January 10, 2022 | For immediate release
Kira Houston, Outreach Coordinator
828.350.8484 | kira@blackmountaincollege.org

adVANCE! Modernism, Black Liberation + Black Mountain College

Black Mountain College Museum + Arts Center
Asheville, NC | February 11 – May 14, 2022

Digital Exhibition
Media Kit: https://bit.ly/3Jsc2wn 

Featuring the work of contemporary sculptor Larry Paul King in conversation with Black Mountain College modernist masters including Jacob Lawrence and Gwendolyn Knight Lawrence. adVANCE! celebrates Black Mountain College’s role in early civil rights and the ongoing role of Black, modernist artists in the pursuit of liberation and justice.

Curator Statement, Marie T. Cochran:

Historians of American art once assumed that African American artists passively accepted the guidance of the masters of modernism and made derivative work as a result. This model, which relies on the societal construct of race, presumes that the European tradition is the subject and African Americans are the object on which it acts. Modernism and abstraction have always been liberating aesthetics for Black artists. Rooted in the modernism of celebrated Black Mountain College instructor Jacob Lawrence, and his colleagues and students, adVANCE! bridges the past and future by celebrating the deeply rooted influence of African aesthetic practices on Western modernism as well as the inherent progressive ideals which flourished from this lineage and persist in our region. 

The city of Asheville is undergoing a transformation that can be seen throughout Appalachia. In 2021, following calls for justice after the murder of George Floyd and ongoing Black Lives Matter protests, The Vance Monument (named for Confederate military officer and NC Governor Zebulon Baird Vance) was dismantled from the city center – only a few hundred feet from the entrance of BMCM+AC. These advancements toward social justice resonate through the history of our region. Such actions were foundational to BMC, which hosted the Southern Conference for Human Welfare in 1944, the same year it invited Alma Stone Williams to integrate its student body, and welcomed the Congress of Racial Equality in 1947. It is crucial to acknowledge that BMC’s actions follow in the footsteps of a wide range of Black luminaries including Dr. Carter G. Woodson, “the Father of Black History Celebration,” and James A. Porter, educator and art historian, all of whom took our nation’s democratic ideals from theory into practice. Writing on Jacob Lawrence Porter states, “His art is founded in reality. It includes the vivid moments of actual experience.” (Modern Negro Art, 1943)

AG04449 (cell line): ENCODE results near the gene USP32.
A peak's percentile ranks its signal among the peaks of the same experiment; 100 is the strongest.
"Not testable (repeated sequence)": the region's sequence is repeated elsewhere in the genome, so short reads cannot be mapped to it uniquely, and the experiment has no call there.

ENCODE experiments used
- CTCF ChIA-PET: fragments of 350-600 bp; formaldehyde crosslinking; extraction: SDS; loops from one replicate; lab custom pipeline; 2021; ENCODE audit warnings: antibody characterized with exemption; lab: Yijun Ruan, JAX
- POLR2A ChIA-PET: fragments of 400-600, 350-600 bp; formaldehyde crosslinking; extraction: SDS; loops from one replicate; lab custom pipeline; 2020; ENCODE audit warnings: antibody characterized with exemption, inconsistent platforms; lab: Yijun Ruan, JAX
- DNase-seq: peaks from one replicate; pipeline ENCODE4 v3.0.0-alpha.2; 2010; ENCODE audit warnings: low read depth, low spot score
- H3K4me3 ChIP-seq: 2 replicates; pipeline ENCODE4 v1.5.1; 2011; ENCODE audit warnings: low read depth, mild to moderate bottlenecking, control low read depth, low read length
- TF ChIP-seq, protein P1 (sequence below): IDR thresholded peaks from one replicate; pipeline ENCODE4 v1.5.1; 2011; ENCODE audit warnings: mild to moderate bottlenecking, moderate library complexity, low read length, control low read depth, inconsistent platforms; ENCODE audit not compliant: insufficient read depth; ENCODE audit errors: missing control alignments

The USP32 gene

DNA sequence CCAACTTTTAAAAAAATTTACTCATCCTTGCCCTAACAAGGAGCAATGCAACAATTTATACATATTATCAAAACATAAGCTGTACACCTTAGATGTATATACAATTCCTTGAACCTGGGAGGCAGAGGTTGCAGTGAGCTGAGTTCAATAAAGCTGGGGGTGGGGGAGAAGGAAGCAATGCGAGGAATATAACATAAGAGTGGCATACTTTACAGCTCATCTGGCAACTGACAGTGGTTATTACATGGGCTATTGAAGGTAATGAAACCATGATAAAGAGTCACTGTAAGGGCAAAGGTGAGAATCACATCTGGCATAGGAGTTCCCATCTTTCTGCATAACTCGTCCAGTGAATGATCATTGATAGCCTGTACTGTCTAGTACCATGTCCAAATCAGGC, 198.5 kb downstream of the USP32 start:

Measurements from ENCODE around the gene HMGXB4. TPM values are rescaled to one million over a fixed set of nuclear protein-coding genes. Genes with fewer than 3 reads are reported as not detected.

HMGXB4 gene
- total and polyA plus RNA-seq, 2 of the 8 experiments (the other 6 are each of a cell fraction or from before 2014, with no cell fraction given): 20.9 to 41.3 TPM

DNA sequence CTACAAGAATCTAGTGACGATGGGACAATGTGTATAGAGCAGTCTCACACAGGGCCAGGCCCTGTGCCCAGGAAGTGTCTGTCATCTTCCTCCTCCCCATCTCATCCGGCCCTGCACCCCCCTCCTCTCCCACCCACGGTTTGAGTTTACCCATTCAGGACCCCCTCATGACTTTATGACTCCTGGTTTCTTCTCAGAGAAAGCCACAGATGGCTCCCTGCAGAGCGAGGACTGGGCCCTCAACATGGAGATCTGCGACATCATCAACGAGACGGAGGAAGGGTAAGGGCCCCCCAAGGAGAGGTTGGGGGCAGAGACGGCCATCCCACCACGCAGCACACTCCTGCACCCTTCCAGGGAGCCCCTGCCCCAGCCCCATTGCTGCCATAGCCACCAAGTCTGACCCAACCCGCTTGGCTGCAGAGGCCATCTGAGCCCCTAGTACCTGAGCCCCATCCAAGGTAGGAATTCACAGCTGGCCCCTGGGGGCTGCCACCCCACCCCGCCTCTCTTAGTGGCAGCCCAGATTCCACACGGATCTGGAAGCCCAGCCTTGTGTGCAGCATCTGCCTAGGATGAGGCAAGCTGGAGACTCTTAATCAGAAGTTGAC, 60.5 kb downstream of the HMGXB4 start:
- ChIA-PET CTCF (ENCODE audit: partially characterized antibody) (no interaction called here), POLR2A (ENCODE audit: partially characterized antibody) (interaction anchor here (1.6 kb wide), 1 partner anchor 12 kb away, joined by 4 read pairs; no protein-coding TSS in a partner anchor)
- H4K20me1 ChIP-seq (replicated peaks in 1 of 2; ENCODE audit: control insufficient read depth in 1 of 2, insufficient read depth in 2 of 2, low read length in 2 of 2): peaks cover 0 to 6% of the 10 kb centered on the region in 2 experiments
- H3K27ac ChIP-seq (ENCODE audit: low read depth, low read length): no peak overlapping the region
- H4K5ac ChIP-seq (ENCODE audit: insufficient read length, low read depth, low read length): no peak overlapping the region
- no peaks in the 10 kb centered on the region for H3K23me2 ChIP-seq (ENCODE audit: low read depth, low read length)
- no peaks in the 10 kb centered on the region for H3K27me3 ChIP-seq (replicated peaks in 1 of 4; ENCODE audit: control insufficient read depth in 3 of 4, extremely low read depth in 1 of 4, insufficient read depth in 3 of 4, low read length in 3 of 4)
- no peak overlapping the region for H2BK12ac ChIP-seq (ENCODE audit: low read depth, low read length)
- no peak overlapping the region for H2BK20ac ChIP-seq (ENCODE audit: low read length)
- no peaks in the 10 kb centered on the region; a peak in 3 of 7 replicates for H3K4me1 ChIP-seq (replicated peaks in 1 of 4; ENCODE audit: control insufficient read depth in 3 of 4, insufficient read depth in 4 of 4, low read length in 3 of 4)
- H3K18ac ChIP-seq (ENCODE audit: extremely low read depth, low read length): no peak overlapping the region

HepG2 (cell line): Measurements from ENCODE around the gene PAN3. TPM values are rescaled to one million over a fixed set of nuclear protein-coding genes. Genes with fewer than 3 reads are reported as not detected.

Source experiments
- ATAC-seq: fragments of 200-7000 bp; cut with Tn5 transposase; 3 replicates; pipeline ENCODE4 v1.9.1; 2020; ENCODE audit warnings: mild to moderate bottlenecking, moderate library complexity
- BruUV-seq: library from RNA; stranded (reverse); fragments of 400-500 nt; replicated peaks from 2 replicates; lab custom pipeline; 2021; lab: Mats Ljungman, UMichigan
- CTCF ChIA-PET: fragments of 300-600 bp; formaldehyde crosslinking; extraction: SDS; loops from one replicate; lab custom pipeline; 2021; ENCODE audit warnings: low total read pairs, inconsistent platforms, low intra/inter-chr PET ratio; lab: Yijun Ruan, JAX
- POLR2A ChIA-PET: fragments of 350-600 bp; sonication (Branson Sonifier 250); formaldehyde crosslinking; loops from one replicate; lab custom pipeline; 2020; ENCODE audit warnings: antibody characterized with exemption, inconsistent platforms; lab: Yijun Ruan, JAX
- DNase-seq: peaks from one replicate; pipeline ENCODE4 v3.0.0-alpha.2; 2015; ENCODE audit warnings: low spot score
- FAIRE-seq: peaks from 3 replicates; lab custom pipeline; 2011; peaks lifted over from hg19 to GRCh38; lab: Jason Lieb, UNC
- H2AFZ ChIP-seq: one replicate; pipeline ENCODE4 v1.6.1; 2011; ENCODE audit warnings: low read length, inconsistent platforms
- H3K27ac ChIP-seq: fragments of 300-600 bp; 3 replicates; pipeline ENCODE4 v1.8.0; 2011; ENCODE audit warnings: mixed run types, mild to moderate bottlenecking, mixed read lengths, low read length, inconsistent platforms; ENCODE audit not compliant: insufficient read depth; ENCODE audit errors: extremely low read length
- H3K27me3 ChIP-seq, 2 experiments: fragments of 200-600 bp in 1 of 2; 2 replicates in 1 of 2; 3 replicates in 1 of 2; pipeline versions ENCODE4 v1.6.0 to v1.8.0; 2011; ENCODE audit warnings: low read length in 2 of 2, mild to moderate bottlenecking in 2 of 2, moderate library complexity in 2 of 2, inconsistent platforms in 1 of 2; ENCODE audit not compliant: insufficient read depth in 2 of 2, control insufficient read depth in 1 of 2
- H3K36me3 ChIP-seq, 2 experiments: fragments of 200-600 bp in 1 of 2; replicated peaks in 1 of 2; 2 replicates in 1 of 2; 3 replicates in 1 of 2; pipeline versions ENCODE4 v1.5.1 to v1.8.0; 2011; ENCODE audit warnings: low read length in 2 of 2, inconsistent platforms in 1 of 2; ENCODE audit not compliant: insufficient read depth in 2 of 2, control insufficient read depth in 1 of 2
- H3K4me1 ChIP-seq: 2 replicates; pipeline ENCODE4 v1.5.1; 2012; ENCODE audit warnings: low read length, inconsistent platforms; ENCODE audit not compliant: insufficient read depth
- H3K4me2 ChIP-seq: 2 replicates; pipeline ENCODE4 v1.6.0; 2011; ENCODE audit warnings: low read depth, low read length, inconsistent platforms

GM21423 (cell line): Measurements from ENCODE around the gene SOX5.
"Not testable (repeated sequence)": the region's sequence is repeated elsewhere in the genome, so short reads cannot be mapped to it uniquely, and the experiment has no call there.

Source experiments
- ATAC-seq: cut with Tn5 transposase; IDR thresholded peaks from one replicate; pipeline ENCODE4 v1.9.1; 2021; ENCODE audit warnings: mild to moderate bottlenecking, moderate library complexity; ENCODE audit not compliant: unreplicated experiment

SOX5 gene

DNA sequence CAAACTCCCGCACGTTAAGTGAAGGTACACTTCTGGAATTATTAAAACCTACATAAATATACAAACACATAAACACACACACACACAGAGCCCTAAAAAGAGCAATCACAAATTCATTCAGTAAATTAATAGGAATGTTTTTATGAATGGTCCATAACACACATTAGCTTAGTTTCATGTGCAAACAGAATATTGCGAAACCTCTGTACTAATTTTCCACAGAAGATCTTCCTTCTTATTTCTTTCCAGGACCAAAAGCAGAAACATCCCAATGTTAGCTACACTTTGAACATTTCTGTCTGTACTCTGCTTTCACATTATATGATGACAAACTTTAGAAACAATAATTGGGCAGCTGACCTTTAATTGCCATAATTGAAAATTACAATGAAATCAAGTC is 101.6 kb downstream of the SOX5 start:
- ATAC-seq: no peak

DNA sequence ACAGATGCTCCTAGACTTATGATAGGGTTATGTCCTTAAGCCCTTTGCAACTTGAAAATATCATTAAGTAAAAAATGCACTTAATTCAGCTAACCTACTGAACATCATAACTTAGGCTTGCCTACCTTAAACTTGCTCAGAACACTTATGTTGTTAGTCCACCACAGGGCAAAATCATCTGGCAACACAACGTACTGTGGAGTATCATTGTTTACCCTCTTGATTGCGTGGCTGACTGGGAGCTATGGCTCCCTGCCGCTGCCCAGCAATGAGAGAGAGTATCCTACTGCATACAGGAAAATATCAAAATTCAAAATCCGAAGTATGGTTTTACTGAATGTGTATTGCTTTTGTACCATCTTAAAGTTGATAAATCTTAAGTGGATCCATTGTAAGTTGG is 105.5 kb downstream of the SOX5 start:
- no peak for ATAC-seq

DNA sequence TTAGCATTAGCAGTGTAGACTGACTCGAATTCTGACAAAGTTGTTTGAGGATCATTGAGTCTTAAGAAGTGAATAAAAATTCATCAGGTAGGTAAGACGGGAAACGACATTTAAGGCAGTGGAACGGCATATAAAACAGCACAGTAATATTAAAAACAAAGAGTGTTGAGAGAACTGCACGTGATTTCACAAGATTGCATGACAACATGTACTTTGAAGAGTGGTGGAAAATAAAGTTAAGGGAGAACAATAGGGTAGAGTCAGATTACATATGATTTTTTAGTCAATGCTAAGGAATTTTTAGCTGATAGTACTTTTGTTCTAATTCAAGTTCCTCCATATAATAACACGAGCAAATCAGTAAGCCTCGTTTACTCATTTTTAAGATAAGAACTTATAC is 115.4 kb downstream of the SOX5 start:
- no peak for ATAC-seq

As Appalachia moves forward with the hindsight of history, Asheville artists continue to embrace a distinct Black aesthetic of liberation as an antidote to the systemic erasure and misrepresentation of the cultural legacy of people of African descent: Designer Reggie Tidwell commemorates Asheville’s protests and calls for justice undertaken in 2020 during the Summer of Racial Reckoning; sculptor Larry Paul King presents a path forward by embracing abstraction, natural forms, and materials. The work of these artists are what Lawrence may call Humanist: “to be human, to think, to analyze, and to probe. To respond and to be stimulated by all living things.”

Black is everything!

With thanks to the Black Mountain College Museum + Arts Center Board of Directors; Hedy Fischer and Randy Shull; Dr. Dwight Mullen and Dr. Dolly Jenkins-Mullen; Blue Spiral 1 and Casey Engel; Sue Wilson; the scholarship of John P. Bowles and Julie Levin Caro.